Otubar stared back at the Merchant. “I’m standing here with her, am I not?”
Maud had to seal the deal. She nodded at the retainer waiting at the other end of the plaza. The woman disappeared behind the tree and returned with a huge metal chest. Square and reinforced, it looked impregnable enough to take a grenade blast from the inside. The retainer carried it over with obvious strain, set it on the ground next to Nuan Cee, and withdrew.
“A gesture of good faith from House Krahr,” Maud announced. “We are grateful for Helen’s rescue and hope Clan Nuan will share the antidote with us for future use.”
Her personal unit, which she had programed prior to the meeting, sent a signal to the box. It split with a clang, and a metal spire shot out, like the pistil of a flower. The top of the pistil unfolded, revealing the bottle of green mist.
“A weapon of Nexus,” Maud said, “meant to render the lees infertile.”
Nuan Cee jerked back.
“House Krahr has no need of such things now that it has found a willing and reliable trade partner in Clan Nuan,” Maud said. “We do not commit lightly and once we do, we stand fully behind it.”
“The depth of your commitment is stunning,” Nuan Cee said. “It is a proper bargain. We shall share the antidote.”
“It brings me and Lord Consort great joy,” Maud said.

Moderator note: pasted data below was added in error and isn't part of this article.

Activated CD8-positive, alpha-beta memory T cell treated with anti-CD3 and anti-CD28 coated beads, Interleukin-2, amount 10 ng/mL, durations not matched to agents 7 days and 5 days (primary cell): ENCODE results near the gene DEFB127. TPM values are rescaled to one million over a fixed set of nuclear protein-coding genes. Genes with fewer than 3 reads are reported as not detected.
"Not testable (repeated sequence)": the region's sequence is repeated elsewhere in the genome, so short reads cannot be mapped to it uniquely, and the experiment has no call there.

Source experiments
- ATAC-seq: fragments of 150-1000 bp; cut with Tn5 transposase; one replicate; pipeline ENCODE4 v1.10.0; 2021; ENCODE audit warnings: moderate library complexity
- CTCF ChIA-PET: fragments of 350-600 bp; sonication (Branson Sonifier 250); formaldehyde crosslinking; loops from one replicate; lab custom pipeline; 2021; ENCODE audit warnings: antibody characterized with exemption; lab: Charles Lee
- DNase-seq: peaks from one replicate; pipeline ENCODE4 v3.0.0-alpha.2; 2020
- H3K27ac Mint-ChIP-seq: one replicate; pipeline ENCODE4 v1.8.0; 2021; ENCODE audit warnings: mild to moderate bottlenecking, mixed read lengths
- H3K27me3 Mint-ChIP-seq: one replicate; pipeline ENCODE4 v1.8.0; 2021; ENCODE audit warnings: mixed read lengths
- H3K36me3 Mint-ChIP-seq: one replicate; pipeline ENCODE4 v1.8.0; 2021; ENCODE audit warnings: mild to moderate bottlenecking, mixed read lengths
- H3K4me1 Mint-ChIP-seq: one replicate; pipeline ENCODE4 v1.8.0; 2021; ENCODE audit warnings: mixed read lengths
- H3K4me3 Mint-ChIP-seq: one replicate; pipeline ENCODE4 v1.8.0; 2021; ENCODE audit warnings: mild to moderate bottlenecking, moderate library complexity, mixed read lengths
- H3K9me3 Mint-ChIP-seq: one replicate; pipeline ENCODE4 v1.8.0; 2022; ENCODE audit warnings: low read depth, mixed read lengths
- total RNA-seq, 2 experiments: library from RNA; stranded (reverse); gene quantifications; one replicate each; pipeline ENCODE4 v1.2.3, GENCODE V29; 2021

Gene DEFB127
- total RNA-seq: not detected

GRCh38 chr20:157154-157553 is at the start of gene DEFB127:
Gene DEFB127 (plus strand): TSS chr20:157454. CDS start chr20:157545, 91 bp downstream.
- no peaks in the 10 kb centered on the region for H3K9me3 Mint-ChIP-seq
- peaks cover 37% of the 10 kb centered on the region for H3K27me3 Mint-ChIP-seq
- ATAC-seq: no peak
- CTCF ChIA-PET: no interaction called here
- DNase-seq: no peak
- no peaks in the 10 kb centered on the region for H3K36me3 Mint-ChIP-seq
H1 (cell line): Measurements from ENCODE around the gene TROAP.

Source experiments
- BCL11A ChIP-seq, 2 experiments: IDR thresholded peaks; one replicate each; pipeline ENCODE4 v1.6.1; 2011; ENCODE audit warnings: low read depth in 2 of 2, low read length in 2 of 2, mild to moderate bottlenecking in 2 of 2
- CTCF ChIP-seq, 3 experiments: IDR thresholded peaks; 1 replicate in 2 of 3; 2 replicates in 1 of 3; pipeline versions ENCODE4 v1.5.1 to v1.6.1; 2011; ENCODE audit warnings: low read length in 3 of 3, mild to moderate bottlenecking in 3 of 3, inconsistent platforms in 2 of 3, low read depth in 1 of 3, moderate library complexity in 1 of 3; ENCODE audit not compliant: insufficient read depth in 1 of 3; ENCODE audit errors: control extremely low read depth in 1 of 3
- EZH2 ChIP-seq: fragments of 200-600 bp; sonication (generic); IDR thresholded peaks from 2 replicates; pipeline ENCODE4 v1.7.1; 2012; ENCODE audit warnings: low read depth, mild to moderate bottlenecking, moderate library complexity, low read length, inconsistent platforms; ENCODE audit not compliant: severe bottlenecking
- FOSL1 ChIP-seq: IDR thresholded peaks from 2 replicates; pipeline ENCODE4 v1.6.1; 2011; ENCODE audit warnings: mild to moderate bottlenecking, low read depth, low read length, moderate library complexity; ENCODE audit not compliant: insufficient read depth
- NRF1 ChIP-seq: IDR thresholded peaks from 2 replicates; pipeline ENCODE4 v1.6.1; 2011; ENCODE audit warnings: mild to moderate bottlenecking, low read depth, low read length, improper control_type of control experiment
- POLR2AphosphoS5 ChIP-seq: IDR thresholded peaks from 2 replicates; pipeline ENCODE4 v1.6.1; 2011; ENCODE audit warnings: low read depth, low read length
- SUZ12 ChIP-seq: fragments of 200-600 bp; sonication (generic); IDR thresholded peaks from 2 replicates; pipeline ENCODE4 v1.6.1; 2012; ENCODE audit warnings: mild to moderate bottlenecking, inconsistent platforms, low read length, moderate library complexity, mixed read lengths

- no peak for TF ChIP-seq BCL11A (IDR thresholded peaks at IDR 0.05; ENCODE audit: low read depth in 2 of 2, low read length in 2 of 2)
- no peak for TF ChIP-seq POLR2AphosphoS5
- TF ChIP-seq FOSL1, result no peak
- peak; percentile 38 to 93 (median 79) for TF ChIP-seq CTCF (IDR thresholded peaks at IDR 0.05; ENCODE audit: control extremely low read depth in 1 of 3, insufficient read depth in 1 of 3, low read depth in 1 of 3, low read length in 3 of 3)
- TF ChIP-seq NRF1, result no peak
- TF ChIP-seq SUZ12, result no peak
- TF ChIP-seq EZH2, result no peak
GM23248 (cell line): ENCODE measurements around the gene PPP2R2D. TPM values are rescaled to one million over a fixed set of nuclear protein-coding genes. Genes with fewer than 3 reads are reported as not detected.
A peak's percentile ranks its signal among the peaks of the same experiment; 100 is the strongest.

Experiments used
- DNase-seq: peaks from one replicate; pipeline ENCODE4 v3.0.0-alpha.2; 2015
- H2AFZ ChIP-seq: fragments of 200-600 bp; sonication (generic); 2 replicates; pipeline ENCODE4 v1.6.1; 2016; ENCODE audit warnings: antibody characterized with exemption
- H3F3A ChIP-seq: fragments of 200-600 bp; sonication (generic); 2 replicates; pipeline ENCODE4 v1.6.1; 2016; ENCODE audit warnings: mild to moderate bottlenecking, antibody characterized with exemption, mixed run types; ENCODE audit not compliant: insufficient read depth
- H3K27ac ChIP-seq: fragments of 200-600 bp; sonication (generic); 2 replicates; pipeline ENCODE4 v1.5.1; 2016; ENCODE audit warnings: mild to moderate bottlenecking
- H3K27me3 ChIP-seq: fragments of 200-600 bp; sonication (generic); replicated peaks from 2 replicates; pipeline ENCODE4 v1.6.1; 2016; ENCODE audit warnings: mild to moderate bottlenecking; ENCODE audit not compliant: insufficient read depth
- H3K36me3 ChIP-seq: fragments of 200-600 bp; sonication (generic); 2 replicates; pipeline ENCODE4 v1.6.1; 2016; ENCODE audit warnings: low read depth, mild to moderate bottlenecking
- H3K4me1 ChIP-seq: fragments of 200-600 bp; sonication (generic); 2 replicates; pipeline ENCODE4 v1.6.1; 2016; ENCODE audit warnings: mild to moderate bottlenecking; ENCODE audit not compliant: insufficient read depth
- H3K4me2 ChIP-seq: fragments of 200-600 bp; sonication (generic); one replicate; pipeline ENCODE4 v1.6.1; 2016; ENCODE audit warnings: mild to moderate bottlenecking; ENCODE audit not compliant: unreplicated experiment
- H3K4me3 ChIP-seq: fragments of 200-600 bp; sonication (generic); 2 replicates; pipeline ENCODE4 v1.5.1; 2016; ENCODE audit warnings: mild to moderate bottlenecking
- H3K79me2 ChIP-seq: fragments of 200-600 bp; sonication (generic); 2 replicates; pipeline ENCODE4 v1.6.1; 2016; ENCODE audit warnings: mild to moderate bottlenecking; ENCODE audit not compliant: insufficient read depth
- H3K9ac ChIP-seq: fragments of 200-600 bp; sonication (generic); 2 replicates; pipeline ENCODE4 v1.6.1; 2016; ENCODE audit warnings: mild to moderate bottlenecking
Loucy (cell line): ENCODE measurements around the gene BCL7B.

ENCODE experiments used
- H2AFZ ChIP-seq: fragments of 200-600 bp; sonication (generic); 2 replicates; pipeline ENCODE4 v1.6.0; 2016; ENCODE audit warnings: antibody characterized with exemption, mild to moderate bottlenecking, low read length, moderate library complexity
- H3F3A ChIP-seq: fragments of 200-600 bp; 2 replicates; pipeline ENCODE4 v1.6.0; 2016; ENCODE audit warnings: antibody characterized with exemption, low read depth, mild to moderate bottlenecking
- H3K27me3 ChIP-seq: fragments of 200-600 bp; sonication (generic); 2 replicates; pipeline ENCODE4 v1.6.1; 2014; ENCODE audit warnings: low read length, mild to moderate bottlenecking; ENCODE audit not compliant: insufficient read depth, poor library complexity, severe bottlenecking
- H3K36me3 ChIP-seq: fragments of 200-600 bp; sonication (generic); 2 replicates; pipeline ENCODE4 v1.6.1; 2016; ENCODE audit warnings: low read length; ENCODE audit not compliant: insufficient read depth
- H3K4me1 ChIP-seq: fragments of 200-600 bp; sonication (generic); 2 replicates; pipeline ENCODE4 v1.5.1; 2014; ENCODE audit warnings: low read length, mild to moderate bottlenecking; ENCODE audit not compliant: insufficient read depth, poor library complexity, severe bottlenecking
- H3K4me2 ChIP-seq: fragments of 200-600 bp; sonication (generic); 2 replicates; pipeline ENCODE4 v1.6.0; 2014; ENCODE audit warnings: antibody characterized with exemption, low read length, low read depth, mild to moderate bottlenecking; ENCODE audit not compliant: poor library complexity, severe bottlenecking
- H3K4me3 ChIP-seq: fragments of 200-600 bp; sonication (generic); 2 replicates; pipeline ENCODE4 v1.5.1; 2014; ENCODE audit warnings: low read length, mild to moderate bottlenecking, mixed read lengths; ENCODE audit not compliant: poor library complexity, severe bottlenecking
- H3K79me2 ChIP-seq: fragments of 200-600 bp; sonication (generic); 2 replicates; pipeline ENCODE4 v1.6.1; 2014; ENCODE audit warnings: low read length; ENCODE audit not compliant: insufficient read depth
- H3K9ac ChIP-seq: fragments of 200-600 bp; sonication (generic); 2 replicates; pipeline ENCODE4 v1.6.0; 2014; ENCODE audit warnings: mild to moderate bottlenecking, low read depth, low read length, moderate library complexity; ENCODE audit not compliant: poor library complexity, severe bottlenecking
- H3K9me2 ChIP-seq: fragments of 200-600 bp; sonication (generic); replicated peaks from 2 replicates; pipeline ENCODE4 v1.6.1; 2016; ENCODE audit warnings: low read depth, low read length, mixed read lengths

Lord Consort was doing his best to impersonate a thundercloud.
Maud nodded. “Of course, one has to wonder why certain parties would seek to sever the buddying ties of alliance between the honored guests of House Krahr present here and their hosts. What possible short-term gain could one achieve by making either one of you to withdraw?”
The tachi queen crunched her mouth, sounding like a handful of walnuts being crushed, as close as she could come to giggling. She leaned forward and said softly, “One has to wonder what both of us have here that could pose a threat or inconvenience our other guests. Something we have in common, something that brought us both here.” She rose. “This has been a most enlightening meeting, Maud of the Innkeepers. We have many plans to make.”
Polite goodbyes were said and both the lees and the tachi departed. As she watched them walk toward the breezeway, Maud turned to Otubar. “They both have ships in orbit.”
“Well armed ships,” Otubar said.